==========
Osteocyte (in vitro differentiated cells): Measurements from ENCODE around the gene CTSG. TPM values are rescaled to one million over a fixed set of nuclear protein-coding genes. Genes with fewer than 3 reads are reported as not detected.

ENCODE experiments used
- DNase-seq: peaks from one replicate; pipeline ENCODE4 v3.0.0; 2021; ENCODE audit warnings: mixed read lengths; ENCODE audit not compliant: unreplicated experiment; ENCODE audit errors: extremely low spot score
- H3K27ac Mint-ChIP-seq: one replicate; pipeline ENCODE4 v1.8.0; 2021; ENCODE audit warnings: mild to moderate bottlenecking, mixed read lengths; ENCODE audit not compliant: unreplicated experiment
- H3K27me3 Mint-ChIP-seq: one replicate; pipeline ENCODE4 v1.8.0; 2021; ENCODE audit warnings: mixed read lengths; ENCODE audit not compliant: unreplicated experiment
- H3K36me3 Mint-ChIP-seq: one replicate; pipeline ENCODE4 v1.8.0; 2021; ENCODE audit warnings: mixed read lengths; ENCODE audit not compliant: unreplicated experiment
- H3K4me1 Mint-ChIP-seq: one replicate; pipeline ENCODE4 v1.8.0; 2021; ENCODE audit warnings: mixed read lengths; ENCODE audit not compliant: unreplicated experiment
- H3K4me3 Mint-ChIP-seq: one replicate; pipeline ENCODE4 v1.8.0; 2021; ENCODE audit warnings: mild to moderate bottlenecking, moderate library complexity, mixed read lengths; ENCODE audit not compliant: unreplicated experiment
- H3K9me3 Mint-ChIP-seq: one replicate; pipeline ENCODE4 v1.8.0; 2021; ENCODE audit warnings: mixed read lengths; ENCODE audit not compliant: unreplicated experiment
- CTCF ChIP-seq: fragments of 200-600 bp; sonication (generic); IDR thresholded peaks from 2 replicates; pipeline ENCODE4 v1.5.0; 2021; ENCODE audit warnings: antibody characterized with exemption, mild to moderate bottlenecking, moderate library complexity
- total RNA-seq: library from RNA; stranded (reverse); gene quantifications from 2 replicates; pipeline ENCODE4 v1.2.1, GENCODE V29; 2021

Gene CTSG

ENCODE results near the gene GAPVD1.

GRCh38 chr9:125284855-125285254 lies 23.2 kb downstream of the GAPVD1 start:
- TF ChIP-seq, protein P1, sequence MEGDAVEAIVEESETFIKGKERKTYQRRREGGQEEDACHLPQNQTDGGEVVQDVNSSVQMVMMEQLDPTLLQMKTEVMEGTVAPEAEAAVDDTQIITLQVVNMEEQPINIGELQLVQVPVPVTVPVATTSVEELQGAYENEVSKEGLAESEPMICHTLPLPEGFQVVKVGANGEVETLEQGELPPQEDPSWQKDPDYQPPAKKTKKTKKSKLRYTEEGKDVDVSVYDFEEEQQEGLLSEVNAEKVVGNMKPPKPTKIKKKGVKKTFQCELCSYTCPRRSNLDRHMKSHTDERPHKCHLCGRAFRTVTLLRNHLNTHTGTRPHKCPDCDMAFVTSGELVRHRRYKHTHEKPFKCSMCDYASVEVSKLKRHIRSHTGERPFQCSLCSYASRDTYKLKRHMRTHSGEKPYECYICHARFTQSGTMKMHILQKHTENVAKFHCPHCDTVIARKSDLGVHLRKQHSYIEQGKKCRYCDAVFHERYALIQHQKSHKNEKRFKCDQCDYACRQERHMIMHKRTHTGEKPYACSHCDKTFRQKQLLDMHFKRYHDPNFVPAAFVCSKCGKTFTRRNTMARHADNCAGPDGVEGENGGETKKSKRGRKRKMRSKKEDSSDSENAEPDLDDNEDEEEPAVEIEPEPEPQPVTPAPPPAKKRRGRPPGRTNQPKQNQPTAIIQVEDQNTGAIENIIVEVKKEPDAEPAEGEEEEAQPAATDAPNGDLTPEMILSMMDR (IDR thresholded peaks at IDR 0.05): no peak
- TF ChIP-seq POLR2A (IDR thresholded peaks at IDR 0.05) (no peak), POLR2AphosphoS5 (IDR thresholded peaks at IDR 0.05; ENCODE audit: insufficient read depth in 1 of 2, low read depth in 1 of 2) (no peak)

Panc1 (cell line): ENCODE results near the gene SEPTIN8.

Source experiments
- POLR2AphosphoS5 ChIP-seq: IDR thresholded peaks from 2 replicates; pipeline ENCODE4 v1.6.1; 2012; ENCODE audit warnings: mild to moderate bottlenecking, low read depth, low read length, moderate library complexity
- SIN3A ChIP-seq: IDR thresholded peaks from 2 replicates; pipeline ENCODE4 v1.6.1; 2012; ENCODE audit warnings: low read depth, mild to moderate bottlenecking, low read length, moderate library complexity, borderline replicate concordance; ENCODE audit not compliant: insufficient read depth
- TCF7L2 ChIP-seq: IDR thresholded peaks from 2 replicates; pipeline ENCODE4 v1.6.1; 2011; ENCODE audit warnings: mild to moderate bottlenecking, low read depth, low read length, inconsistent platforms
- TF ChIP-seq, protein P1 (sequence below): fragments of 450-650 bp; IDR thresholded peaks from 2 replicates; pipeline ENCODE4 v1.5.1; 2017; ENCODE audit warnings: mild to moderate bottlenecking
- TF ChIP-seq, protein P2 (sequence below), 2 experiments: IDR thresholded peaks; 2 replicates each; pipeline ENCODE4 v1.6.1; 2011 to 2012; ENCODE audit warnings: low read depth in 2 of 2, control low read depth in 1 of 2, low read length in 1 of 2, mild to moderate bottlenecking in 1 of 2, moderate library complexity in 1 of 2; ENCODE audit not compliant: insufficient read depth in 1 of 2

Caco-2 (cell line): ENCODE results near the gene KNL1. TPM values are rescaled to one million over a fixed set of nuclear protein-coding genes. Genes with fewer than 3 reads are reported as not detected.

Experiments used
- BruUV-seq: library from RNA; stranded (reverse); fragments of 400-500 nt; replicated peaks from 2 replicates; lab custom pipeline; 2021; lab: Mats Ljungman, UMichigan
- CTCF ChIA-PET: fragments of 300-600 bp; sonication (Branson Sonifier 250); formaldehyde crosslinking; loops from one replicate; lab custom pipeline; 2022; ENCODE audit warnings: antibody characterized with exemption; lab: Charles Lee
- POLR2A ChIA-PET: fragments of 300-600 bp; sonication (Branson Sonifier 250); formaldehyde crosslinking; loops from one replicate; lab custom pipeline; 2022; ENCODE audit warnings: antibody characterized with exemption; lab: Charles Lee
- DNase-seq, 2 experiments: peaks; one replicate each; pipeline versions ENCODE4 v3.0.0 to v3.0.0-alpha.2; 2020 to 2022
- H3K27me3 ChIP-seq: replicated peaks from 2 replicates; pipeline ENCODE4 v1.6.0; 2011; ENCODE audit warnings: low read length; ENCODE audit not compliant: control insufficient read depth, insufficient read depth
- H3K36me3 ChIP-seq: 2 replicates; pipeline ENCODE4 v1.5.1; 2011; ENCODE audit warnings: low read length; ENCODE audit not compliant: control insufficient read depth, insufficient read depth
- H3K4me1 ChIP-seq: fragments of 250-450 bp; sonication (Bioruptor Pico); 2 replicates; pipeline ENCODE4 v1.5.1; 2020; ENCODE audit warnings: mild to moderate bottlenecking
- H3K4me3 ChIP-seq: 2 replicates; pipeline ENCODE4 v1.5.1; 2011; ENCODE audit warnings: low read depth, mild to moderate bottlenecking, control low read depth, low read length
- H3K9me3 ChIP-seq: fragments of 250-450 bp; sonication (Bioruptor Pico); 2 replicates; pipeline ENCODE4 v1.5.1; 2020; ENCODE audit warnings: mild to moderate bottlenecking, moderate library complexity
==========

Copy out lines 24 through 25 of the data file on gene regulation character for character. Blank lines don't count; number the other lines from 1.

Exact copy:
Caco-2 (cell line): ENCODE results near the gene KNL1. TPM values are rescaled to one million over a fixed set of nuclear protein-coding genes. Genes with fewer than 3 reads are reported as not detected.

Experiments used